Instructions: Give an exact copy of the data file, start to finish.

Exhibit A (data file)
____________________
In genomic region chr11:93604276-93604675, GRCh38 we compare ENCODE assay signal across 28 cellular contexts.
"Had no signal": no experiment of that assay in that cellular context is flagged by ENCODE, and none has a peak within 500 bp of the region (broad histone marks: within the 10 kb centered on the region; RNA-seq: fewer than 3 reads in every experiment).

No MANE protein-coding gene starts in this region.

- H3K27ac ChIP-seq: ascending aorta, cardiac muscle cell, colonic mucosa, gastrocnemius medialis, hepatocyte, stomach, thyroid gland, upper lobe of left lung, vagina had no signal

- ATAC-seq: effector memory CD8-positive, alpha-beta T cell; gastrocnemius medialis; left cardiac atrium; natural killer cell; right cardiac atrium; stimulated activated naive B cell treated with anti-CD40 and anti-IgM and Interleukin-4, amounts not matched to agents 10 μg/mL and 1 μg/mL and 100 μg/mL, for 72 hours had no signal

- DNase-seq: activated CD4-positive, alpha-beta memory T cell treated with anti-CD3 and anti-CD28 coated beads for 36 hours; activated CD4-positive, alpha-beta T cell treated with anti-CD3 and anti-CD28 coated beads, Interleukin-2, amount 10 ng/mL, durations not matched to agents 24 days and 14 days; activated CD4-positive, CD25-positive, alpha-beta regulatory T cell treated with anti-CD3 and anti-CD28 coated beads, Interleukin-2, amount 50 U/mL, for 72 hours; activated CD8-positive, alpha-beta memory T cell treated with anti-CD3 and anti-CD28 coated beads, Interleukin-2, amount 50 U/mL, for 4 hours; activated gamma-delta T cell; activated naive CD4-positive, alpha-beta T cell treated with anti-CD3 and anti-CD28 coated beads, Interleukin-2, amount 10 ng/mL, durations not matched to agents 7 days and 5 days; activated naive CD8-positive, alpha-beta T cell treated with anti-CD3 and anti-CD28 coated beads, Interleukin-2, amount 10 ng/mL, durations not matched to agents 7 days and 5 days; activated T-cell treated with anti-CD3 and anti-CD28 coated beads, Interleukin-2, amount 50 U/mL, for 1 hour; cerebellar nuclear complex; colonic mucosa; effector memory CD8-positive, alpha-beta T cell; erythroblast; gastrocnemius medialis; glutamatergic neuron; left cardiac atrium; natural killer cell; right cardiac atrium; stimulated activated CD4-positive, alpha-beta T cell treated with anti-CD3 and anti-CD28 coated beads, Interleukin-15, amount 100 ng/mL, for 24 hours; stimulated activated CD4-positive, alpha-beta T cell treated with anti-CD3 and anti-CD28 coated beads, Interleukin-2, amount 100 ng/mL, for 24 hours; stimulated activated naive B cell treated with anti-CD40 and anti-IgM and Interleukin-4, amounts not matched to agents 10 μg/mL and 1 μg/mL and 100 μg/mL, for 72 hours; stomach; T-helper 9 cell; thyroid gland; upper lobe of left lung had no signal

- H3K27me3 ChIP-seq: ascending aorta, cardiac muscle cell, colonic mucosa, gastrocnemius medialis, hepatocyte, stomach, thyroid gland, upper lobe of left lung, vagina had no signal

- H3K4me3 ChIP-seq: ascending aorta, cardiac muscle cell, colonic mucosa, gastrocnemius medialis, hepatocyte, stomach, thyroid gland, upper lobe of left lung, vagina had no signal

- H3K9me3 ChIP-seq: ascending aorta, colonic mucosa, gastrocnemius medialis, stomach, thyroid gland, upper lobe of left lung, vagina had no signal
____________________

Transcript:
In genomic region chr11:93604276-93604675, GRCh38 we compare ENCODE assay signal across 28 cellular contexts.
"Had no signal": no experiment of that assay in that cellular context is flagged by ENCODE, and none has a peak within 500 bp of the region (broad histone marks: within the 10 kb centered on the region; RNA-seq: fewer than 3 reads in every experiment).

No MANE protein-coding gene starts in this region.

- H3K27ac ChIP-seq: ascending aorta, cardiac muscle cell, colonic mucosa, gastrocnemius medialis, hepatocyte, stomach, thyroid gland, upper lobe of left lung, vagina had no signal

- ATAC-seq: effector memory CD8-positive, alpha-beta T cell; gastrocnemius medialis; left cardiac atrium; natural killer cell; right cardiac atrium; stimulated activated naive B cell treated with anti-CD40 and anti-IgM and Interleukin-4, amounts not matched to agents 10 μg/mL and 1 μg/mL and 100 μg/mL, for 72 hours had no signal

- DNase-seq: activated CD4-positive, alpha-beta memory T cell treated with anti-CD3 and anti-CD28 coated beads for 36 hours; activated CD4-positive, alpha-beta T cell treated with anti-CD3 and anti-CD28 coated beads, Interleukin-2, amount 10 ng/mL, durations not matched to agents 24 days and 14 days; activated CD4-positive, CD25-positive, alpha-beta regulatory T cell treated with anti-CD3 and anti-CD28 coated beads, Interleukin-2, amount 50 U/mL, for 72 hours; activated CD8-positive, alpha-beta memory T cell treated with anti-CD3 and anti-CD28 coated beads, Interleukin-2, amount 50 U/mL, for 4 hours; activated gamma-delta T cell; activated naive CD4-positive, alpha-beta T cell treated with anti-CD3 and anti-CD28 coated beads, Interleukin-2, amount 10 ng/mL, durations not matched to agents 7 days and 5 days; activated naive CD8-positive, alpha-beta T cell treated with anti-CD3 and anti-CD28 coated beads, Interleukin-2, amount 10 ng/mL, durations not matched to agents 7 days and 5 days; activated T-cell treated with anti-CD3 and anti-CD28 coated beads, Interleukin-2, amount 50 U/mL, for 1 hour; cerebellar nuclear complex; colonic mucosa; effector memory CD8-positive, alpha-beta T cell; erythroblast; gastrocnemius medialis; glutamatergic neuron; left cardiac atrium; natural killer cell; right cardiac atrium; stimulated activated CD4-positive, alpha-beta T cell treated with anti-CD3 and anti-CD28 coated beads, Interleukin-15, amount 100 ng/mL, for 24 hours; stimulated activated CD4-positive, alpha-beta T cell treated with anti-CD3 and anti-CD28 coated beads, Interleukin-2, amount 100 ng/mL, for 24 hours; stimulated activated naive B cell treated with anti-CD40 and anti-IgM and Interleukin-4, amounts not matched to agents 10 μg/mL and 1 μg/mL and 100 μg/mL, for 72 hours; stomach; T-helper 9 cell; thyroid gland; upper lobe of left lung had no signal

- H3K27me3 ChIP-seq: ascending aorta, cardiac muscle cell, colonic mucosa, gastrocnemius medialis, hepatocyte, stomach, thyroid gland, upper lobe of left lung, vagina had no signal

- H3K4me3 ChIP-seq: ascending aorta, cardiac muscle cell, colonic mucosa, gastrocnemius medialis, hepatocyte, stomach, thyroid gland, upper lobe of left lung, vagina had no signal

- H3K9me3 ChIP-seq: ascending aorta, colonic mucosa, gastrocnemius medialis, stomach, thyroid gland, upper lobe of left lung, vagina had no signal